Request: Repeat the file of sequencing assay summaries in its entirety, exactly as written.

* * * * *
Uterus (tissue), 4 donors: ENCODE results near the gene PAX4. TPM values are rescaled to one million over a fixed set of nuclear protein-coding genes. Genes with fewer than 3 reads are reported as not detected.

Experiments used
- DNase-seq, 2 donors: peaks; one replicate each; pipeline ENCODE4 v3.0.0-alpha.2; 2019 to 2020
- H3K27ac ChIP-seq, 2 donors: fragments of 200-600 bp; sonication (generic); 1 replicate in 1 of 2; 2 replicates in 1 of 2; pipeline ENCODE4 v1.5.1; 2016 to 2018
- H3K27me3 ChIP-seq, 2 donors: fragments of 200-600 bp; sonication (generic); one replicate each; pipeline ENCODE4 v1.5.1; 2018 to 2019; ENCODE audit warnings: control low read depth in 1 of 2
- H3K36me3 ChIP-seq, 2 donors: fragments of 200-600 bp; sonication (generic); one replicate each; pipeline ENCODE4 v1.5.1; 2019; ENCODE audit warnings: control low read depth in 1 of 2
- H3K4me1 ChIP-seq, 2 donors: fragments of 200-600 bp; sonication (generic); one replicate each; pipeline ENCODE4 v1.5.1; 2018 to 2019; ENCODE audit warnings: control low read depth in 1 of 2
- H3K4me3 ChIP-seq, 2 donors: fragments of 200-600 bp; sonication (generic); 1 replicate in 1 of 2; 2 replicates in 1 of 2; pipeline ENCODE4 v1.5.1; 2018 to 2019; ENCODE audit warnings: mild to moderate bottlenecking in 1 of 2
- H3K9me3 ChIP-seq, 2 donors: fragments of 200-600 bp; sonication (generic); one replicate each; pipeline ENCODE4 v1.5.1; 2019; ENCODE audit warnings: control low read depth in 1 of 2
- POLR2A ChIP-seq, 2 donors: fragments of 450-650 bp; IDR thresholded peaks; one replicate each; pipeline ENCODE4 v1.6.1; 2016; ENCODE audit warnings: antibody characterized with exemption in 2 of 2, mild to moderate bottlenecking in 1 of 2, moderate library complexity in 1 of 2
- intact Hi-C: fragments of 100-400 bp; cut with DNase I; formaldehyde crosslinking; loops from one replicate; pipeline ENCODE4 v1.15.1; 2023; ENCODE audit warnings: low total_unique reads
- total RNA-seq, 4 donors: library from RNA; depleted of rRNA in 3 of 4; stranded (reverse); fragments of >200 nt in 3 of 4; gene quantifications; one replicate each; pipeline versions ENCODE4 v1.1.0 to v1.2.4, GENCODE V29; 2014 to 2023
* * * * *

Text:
Uterus (tissue), 4 donors: ENCODE results near the gene PAX4. TPM values are rescaled to one million over a fixed set of nuclear protein-coding genes. Genes with fewer than 3 reads are reported as not detected.

Experiments used
- DNase-seq, 2 donors: peaks; one replicate each; pipeline ENCODE4 v3.0.0-alpha.2; 2019 to 2020
- H3K27ac ChIP-seq, 2 donors: fragments of 200-600 bp; sonication (generic); 1 replicate in 1 of 2; 2 replicates in 1 of 2; pipeline ENCODE4 v1.5.1; 2016 to 2018
- H3K27me3 ChIP-seq, 2 donors: fragments of 200-600 bp; sonication (generic); one replicate each; pipeline ENCODE4 v1.5.1; 2018 to 2019; ENCODE audit warnings: control low read depth in 1 of 2
- H3K36me3 ChIP-seq, 2 donors: fragments of 200-600 bp; sonication (generic); one replicate each; pipeline ENCODE4 v1.5.1; 2019; ENCODE audit warnings: control low read depth in 1 of 2
- H3K4me1 ChIP-seq, 2 donors: fragments of 200-600 bp; sonication (generic); one replicate each; pipeline ENCODE4 v1.5.1; 2018 to 2019; ENCODE audit warnings: control low read depth in 1 of 2
- H3K4me3 ChIP-seq, 2 donors: fragments of 200-600 bp; sonication (generic); 1 replicate in 1 of 2; 2 replicates in 1 of 2; pipeline ENCODE4 v1.5.1; 2018 to 2019; ENCODE audit warnings: mild to moderate bottlenecking in 1 of 2
- H3K9me3 ChIP-seq, 2 donors: fragments of 200-600 bp; sonication (generic); one replicate each; pipeline ENCODE4 v1.5.1; 2019; ENCODE audit warnings: control low read depth in 1 of 2
- POLR2A ChIP-seq, 2 donors: fragments of 450-650 bp; IDR thresholded peaks; one replicate each; pipeline ENCODE4 v1.6.1; 2016; ENCODE audit warnings: antibody characterized with exemption in 2 of 2, mild to moderate bottlenecking in 1 of 2, moderate library complexity in 1 of 2
- intact Hi-C: fragments of 100-400 bp; cut with DNase I; formaldehyde crosslinking; loops from one replicate; pipeline ENCODE4 v1.15.1; 2023; ENCODE audit warnings: low total_unique reads
- total RNA-seq, 4 donors: library from RNA; depleted of rRNA in 3 of 4; stranded (reverse); fragments of >200 nt in 3 of 4; gene quantifications; one replicate each; pipeline versions ENCODE4 v1.1.0 to v1.2.4, GENCODE V29; 2014 to 2023